Back to school - a new beginning not just for students
By Corey AmEnde - Staff Writer
East Hartford - posted Fri., Aug. 30, 2013
Stephanie Galluzzo has always felt a deep sense of purpose in her life to do something that would really make a lasting impact.
“In high school I was at the top of my class, and in a way I always thought that I was going to change the world, or if not the world, something,” said Galluzzo, who is originally from East Haven.
She had a clear vision, she just didn't know when it would come to fruition. Like most things in life, there isn't that magic crystal ball that can look into the future and provide your destiny; instead, you must use your vision as your guiding light on the journey.
After graduating high school, Galluzzo's path took her to Fordham University in the Bronx, where she graduated in 2005 with a degree in English. After graduating from Fordham, she moved to New York City and worked as an editor for Modern Bride, Elegant Bride and Parenting magazines.
“It was a lot of fun, but even as I was doing it and having a lot of fun, there was something kind of missing,” explained Galluzzo. “I would be in the beauty closet and I would look around and I'd be like, 'This is awesome,' and then I felt so shallow and it was like, 'What am I doing?'”
In 2007, she was laid off and then began working as a nanny for some families with children who had special needs. “After about a year of that, I realized that I loved working with the kids and that I wanted to move back to Connecticut and go back to school to teach special ed,” said Galluzzo. “I think even though it was hard at the time, it was a blessing that I was laid off.”
Galluzzo's path then headed back to the Constitution State, where she attended Southern Connecticut State University to pursue her master's degree in special education with a concentration in learning disabilities. She graduated this past May with her master's from Southern and a certification in special ed K-12.
With her professional qualifications in hand to be a teacher, she recently landed a job in East Hartford as a special education teacher for fifth- and sixth-graders at the Robert J. O'Brien STEM Academy on Farm Drive.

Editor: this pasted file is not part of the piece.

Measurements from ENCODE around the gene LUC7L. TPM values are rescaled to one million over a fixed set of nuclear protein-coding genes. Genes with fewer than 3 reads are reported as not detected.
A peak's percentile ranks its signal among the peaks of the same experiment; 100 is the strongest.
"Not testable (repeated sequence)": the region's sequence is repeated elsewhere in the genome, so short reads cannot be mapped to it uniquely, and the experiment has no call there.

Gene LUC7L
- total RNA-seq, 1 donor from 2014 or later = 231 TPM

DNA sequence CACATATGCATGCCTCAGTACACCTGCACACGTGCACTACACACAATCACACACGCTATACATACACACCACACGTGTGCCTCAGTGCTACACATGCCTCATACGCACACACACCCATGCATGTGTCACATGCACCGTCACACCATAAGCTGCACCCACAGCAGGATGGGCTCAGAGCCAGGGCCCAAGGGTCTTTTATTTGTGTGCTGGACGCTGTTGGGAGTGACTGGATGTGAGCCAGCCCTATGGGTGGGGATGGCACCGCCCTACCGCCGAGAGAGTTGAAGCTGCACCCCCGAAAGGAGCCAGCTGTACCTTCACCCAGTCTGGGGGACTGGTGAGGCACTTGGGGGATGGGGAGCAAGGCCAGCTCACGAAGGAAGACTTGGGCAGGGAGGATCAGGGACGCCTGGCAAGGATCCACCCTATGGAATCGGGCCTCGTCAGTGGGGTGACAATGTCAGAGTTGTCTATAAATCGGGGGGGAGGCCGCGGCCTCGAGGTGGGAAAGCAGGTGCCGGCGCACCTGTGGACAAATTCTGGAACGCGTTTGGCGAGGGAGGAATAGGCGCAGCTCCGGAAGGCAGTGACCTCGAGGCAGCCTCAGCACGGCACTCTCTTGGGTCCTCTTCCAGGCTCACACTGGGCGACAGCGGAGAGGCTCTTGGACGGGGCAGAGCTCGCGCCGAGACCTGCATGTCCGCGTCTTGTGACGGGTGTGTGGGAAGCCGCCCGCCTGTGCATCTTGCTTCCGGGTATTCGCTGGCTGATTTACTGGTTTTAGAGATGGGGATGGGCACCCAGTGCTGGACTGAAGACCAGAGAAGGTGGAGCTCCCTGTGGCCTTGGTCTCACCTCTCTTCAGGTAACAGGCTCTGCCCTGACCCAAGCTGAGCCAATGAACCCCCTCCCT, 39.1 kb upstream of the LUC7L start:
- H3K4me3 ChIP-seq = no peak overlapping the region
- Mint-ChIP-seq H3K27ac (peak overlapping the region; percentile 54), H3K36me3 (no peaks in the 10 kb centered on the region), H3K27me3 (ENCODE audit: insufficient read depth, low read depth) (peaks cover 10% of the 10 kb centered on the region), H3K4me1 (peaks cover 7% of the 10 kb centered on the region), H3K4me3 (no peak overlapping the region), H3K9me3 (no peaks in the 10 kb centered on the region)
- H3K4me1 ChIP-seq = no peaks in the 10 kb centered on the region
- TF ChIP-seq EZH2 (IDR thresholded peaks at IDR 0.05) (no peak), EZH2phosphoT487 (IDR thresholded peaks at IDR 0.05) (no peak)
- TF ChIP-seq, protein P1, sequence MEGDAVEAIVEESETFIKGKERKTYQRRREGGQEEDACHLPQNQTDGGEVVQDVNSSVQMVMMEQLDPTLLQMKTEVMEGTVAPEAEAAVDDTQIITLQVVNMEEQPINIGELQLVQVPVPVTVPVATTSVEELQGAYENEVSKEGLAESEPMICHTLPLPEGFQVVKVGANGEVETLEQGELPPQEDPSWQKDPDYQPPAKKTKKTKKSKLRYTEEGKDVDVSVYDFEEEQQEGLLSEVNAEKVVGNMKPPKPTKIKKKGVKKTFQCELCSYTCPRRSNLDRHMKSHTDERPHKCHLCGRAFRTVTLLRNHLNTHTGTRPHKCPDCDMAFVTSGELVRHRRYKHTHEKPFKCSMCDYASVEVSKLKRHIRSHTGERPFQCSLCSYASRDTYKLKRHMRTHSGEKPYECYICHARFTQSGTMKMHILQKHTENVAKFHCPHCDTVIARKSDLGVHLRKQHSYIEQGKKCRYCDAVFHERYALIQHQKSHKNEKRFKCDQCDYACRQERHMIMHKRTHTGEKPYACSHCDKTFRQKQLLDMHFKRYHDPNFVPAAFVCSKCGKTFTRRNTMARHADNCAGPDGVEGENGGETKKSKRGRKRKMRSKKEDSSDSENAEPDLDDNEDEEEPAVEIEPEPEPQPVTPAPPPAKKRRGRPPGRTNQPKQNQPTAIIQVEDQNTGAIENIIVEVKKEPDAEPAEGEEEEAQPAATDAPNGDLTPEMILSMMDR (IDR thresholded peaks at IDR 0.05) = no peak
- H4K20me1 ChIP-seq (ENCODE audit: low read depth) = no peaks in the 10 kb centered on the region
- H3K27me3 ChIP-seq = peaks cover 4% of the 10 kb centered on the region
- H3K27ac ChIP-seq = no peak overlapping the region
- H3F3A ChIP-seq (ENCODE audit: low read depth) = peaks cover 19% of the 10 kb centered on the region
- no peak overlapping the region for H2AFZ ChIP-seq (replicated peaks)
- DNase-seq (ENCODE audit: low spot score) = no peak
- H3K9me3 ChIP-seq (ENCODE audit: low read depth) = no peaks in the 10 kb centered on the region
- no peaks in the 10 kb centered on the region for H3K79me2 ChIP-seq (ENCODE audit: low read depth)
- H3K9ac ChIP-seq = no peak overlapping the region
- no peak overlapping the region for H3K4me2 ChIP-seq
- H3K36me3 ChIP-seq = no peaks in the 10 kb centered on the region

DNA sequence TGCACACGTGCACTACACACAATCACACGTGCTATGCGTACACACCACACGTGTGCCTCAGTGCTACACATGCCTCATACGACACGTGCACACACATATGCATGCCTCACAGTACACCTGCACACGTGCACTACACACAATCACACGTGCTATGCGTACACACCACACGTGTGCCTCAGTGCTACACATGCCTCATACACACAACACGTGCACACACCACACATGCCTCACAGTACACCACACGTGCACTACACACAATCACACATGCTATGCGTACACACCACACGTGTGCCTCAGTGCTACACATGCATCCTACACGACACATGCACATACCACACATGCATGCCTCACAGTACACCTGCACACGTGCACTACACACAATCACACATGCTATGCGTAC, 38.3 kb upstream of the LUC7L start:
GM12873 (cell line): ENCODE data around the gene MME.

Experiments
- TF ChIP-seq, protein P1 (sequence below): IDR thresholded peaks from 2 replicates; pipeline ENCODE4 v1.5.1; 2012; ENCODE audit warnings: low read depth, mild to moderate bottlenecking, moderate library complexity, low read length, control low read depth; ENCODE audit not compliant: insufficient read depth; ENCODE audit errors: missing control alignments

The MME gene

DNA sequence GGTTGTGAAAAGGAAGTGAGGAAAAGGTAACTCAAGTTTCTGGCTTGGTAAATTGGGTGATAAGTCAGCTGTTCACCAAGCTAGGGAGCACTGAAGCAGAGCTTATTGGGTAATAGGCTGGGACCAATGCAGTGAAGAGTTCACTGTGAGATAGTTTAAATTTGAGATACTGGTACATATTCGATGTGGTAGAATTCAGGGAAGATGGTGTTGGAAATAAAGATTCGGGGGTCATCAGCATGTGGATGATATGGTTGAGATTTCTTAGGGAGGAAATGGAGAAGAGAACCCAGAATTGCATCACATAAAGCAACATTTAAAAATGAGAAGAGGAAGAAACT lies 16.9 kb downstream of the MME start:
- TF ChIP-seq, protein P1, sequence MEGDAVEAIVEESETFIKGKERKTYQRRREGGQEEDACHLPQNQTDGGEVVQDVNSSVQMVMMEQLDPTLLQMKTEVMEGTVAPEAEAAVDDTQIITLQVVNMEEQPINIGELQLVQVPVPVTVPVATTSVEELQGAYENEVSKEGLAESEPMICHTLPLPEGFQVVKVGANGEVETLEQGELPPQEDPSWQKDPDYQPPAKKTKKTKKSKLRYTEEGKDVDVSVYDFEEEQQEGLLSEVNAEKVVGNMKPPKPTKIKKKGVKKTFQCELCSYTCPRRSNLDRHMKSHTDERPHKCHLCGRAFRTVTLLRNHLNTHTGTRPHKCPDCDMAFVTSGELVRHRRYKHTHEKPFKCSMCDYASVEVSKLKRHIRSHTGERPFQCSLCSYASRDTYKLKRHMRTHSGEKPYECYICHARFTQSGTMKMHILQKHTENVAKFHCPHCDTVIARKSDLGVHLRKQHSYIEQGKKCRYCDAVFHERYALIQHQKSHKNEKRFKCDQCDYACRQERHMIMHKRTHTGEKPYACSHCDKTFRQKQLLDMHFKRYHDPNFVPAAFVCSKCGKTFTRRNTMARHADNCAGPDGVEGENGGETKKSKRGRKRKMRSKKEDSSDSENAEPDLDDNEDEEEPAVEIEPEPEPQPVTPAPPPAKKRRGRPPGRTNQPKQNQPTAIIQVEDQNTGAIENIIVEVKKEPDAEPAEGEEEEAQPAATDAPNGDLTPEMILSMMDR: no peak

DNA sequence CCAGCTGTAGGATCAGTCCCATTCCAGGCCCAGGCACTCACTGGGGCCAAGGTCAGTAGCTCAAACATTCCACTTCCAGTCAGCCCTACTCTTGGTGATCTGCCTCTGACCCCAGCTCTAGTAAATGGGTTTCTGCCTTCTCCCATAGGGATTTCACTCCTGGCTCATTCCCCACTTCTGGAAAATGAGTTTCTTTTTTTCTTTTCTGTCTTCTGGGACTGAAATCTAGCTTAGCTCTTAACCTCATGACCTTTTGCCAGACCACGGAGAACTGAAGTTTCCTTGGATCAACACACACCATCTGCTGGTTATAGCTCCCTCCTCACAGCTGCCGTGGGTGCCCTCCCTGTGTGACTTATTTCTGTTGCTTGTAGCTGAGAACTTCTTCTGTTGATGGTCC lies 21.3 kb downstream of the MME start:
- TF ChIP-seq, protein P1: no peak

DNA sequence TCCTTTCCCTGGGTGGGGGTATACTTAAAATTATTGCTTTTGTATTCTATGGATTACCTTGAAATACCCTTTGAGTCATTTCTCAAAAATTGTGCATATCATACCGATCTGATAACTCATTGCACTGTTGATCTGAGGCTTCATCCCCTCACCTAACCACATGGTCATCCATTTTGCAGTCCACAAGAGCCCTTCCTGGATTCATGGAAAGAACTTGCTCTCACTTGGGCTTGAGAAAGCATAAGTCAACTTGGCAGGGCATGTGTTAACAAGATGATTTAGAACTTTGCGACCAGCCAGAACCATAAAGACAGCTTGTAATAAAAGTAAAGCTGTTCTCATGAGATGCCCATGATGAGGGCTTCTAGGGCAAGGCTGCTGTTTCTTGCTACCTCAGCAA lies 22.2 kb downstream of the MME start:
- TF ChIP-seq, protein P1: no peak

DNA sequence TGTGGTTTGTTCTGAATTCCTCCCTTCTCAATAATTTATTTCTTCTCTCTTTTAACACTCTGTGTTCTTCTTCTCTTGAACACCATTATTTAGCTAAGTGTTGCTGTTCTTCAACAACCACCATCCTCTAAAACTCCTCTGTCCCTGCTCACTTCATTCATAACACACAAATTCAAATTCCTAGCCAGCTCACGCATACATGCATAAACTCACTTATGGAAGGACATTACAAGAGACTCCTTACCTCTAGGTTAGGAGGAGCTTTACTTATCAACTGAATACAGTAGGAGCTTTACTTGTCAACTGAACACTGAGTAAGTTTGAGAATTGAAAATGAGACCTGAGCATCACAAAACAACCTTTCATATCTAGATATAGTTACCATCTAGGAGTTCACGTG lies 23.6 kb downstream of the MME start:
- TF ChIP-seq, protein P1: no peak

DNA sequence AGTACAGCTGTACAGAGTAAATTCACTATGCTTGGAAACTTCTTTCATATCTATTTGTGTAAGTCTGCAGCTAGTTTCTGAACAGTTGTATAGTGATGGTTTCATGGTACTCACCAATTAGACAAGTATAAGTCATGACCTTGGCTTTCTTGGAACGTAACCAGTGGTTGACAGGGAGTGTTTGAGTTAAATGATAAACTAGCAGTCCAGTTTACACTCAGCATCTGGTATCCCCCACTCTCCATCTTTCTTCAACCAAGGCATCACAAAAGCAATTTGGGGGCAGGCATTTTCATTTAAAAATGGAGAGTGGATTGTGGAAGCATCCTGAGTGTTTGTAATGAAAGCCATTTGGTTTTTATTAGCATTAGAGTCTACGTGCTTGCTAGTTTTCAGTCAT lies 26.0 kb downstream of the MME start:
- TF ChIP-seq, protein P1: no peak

“I changed my whole life when I was 27,” said Galluzzo who is now 29, soon to be 30. “I moved, went back to school, and to be here and to be doing what I feel like I was always supposed to be doing is an amazing feeling. It sort of validates all the decisions that I've made and the choices that I've made - like to student teach and not get paid for four months - is all worth it.”
So as all the students eagerly waited outside of O'Brien school on the first day of school on Wednesday, Aug. 28, inside the school Galluzzo was making final preparations for her first day as a teacher. “I've got my schedule figured out, although I've been told that after the first day everything you think you know changes,” said Galluzzo before the start of the day. “But I feel good. I feel like I'm prepared as I could be. I'm really excited to meet the kids, that's my favorite thing is the kids.”
Galluzzo will work with 22 children in fifth and sixth grade who need some extra attention. Each grade level has two teachers who have inclusion classes where there are special ed. and general ed. students in the classroom. Galluzzo will co-teach with the grade level teacher, and a para-professional in each class, where they will provide math and reading support as needed.
“I feel like I'm finally doing what I'm supposed to be doing,” said Galluzzo. “I feel like I'm in my zone, my path.” Galluzzo's goal for the year can be summed up in a simple, yet powerful, four words - “to make a difference.”
“In special ed., depending upon the student, you're teaching a child to read,” said Galluzzo. “Even though my kids are in fifth and sixth grade, not all of them can read, and if I can give that to them, or if I can set them on that trajectory where they get to middle school or when they get to the next grade they can continue to progress, I think that's my goal.”
“I care about kids, and that's why I got into teaching. I want to change the world, but a kid is a small piece of that, so I'll take it and I do believe that I can make a difference,” added Galluzzo.